Companies

NEERI finds no ‘marker' pollutant at Sterlite's TN plant

Our Bureau Mumbai | Updated on March 12, 2018 Published on June 27, 2011

sterlite





The National Environment Engineering Research Institute (NEERI) has not found any marker pollutants such as arsenic, zinc and fluoride in concentrations exceeding the IS (Indian Standard) Drinking Water Standards (2005) in and around Sterlite Industries' Thoothukudi plant in Tamil Nadu.

NEERI has submitted a detailed report to the Supreme Court on whose direction the study was conducted. The Court is hearing a petition filed by Sterlite against a September Madras High Court order asking the company to shut down its copper smelting plant for not complying with the environmental norms. The apex court's interim order has allowed the company to operate. The next hearing is scheduled for July 18.

A 15-member NEERI team inspected air quality, stack emissions, effluent treatment plants, water quality, soil and solid hazardous waste, besides assessing the green belt.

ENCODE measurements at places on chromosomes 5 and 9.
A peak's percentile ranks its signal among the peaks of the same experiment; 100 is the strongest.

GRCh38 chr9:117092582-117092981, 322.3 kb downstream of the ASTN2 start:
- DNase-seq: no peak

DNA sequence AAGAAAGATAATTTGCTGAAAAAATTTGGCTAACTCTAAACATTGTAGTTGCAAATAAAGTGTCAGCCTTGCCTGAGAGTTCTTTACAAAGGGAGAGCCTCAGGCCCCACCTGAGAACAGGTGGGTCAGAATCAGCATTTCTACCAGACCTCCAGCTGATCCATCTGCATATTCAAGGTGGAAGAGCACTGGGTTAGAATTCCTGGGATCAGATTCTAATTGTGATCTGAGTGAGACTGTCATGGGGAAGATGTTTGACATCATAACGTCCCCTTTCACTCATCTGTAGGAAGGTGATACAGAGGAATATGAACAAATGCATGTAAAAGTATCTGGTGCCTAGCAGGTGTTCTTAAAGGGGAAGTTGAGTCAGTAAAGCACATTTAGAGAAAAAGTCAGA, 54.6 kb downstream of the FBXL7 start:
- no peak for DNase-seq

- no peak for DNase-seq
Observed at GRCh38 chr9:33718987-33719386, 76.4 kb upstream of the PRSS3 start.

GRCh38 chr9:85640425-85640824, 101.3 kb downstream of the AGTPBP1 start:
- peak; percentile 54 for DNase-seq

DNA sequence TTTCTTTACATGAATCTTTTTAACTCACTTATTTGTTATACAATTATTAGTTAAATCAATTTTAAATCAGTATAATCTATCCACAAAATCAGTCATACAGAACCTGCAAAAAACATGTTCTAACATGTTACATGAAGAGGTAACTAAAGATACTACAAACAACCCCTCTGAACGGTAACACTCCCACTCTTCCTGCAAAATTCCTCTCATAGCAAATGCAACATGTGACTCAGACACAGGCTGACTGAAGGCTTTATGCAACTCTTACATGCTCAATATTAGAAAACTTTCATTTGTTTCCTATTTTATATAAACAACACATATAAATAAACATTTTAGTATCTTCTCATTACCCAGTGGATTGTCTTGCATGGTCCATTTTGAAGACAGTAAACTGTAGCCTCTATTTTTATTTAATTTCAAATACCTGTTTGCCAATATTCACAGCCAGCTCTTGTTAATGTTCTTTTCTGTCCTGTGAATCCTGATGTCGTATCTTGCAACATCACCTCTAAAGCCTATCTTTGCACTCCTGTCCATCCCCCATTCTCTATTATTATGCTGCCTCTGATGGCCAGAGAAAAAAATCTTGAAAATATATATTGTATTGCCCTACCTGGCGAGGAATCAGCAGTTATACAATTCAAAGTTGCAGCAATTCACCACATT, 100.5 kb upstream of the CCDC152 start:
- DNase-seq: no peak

The Bhabha Atomic Research Centre, Mumbai, was engaged for assessment of radon concentration.

The concentration of particulate matter (PM) within the premises randomly exceeded the standard limit of 100-pg/m3, said the report. This may be due to the in-plant fugitive emissions and dust emanating from copper concentrate in the smelter plant, NEERI said.

The Central Pollution Control Board directions in January on control of fugitive emissions must be implemented, it said. The company has five effluent treatment plants for zero liquid effluent discharge.

The radon concentration was observed in the range of five (plus or minus 2) to 23 (plus or minus 6) Bq/m3 (Becquerel per cubic metre) at 12 locations. The BARC data-sheet states that there is no national or international limit on normal outdoor radon levels, the report pointed out.

The area under plantation within the factory estimated at 13.1 hectare of the total area of 102.5 ha covered only 12.1 per cent as against 25 per cent stipulated by the Ministry of Environment and Forests, and should be extended to mitigate the effects of fugitive emissions, it said.

Published on June 27, 2011
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